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Biochem J. 2001 Apr 15;355(Pt 2):259-69.

The molecular basis of oculocutaneous albinism type 1 (OCA1): sorting failure and degradation of mutant tyrosinases results in a lack of pigmentation.

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  • 1Laboratory of Cell Biology, National Cancer Institute, National Institutes of Health, Building 37, Room 1B25, Bethesda, MD 20892, USA.

Abstract

Oculocutaneous albinism type 1 (OCA1) is an autosomal recessive disease resulting from mutations of the tyrosinase gene (TYR). To elucidate the molecular basis of OCA1 phenotypes, we analysed the early processing and maturation of several different types of mutant tyrosinase with various degrees of structural abnormalities (i.e. two large deletion mutants, two missense mutants that completely destroy catalytic function and three missense mutants that have a temperature-sensitive phenotype). When expressed in COS7 cells, all mutant tyrosinases were sensitive to endoglycosidase H digestion, and immunostaining showed their localization in the endoplasmic reticulum (ER) and their failure to be sorted further to their target organelles. Pulse-chase experiments showed that all mutant tyrosinases were retained by calnexin in the ER and that they were degraded at similarly rapid rates, which coincided with their dissociation from calnexin. Temperature-sensitive mutant enzymes were sorted more efficiently at 31 degrees C than at 37 degrees C, and their degradation was accelerated at 37 degrees C compared with 31 degrees C. Thus in contrast to the current concept that mutant tyrosinases are transported to melanosomes but are functionally inactive there, our results suggest that mutant tyrosinases may not be transported to melanosomes in the first place. We conclude that a significant component of mutant tyrosinase malfunction in OCA1 results from their retention and degradation in the ER compartment. This quality-control process is highly sensitive to minimal changes in protein folding, and so even relatively minor mutations in peripheral sequences of the enzyme not involved with catalytic activity may result in a significant reduction of functional enzyme in melanosomes.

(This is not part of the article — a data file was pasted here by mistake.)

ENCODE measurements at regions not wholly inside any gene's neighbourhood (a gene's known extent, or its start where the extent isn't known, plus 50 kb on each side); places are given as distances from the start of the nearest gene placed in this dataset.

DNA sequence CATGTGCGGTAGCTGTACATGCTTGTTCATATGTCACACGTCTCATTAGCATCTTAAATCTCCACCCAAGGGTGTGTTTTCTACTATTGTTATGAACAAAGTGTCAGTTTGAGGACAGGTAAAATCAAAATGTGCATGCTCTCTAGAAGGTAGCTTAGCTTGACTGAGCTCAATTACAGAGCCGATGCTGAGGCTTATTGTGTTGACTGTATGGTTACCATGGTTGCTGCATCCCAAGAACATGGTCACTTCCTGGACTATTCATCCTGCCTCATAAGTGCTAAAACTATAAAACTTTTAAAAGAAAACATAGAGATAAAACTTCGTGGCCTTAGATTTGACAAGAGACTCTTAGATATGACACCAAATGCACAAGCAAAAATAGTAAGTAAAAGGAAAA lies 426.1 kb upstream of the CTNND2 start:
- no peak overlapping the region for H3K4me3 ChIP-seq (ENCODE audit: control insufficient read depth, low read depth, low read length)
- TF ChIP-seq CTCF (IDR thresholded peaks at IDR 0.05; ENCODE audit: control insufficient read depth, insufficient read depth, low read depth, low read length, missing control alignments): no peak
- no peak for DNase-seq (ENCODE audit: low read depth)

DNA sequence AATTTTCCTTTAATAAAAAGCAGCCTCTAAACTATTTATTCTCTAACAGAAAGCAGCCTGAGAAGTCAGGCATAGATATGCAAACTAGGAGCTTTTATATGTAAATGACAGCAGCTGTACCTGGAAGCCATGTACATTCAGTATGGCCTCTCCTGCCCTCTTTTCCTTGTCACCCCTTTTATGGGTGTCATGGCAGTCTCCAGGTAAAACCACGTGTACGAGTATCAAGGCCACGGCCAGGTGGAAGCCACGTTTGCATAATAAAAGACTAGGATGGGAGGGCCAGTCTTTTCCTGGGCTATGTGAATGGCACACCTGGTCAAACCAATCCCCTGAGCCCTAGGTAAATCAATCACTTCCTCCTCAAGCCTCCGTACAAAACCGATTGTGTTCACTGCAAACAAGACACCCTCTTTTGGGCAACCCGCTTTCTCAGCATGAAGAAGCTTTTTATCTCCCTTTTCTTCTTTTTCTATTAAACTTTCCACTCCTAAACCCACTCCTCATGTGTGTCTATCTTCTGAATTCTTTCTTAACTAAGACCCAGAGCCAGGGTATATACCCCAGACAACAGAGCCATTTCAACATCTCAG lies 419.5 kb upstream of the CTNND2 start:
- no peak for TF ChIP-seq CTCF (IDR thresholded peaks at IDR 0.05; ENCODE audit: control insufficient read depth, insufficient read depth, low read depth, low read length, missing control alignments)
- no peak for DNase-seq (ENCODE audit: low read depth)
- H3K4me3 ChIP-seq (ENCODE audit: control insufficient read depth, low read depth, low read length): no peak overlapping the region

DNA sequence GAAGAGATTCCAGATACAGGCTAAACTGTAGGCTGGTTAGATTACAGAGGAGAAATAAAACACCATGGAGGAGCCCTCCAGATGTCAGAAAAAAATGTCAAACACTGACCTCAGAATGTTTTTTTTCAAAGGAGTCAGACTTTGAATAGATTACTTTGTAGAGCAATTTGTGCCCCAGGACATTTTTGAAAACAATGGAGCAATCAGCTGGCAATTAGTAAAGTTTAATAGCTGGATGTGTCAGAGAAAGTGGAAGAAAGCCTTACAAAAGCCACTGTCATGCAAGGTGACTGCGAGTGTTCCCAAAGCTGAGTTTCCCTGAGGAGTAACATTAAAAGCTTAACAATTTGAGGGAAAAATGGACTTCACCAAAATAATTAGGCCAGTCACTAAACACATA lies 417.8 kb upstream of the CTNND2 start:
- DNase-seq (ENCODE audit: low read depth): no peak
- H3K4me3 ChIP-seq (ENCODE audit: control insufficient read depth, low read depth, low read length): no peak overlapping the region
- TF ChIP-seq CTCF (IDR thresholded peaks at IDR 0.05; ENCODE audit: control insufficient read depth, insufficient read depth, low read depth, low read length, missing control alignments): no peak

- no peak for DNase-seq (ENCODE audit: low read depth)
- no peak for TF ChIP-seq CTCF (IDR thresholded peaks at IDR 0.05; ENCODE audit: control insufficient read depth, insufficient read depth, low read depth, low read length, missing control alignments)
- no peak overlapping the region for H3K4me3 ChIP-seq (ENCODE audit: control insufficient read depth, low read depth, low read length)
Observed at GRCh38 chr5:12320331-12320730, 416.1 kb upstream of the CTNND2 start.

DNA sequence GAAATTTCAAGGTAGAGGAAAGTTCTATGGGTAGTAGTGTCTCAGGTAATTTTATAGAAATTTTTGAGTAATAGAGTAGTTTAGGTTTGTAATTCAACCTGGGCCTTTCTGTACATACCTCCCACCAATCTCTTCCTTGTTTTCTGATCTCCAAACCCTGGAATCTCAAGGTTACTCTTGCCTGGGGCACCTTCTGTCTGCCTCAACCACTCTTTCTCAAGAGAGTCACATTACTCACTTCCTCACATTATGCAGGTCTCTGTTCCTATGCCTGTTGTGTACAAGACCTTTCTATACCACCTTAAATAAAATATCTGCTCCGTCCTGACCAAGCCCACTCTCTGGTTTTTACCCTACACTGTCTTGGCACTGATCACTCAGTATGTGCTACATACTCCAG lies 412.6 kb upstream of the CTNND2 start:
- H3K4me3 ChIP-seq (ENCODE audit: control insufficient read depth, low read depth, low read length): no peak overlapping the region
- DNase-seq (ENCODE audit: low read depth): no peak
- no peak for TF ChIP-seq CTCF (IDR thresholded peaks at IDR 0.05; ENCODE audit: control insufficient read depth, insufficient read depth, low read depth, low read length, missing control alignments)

PMID:
11284711
PMCID:
PMC1221735
[PubMed - indexed for MEDLINE]
Free PMC Article
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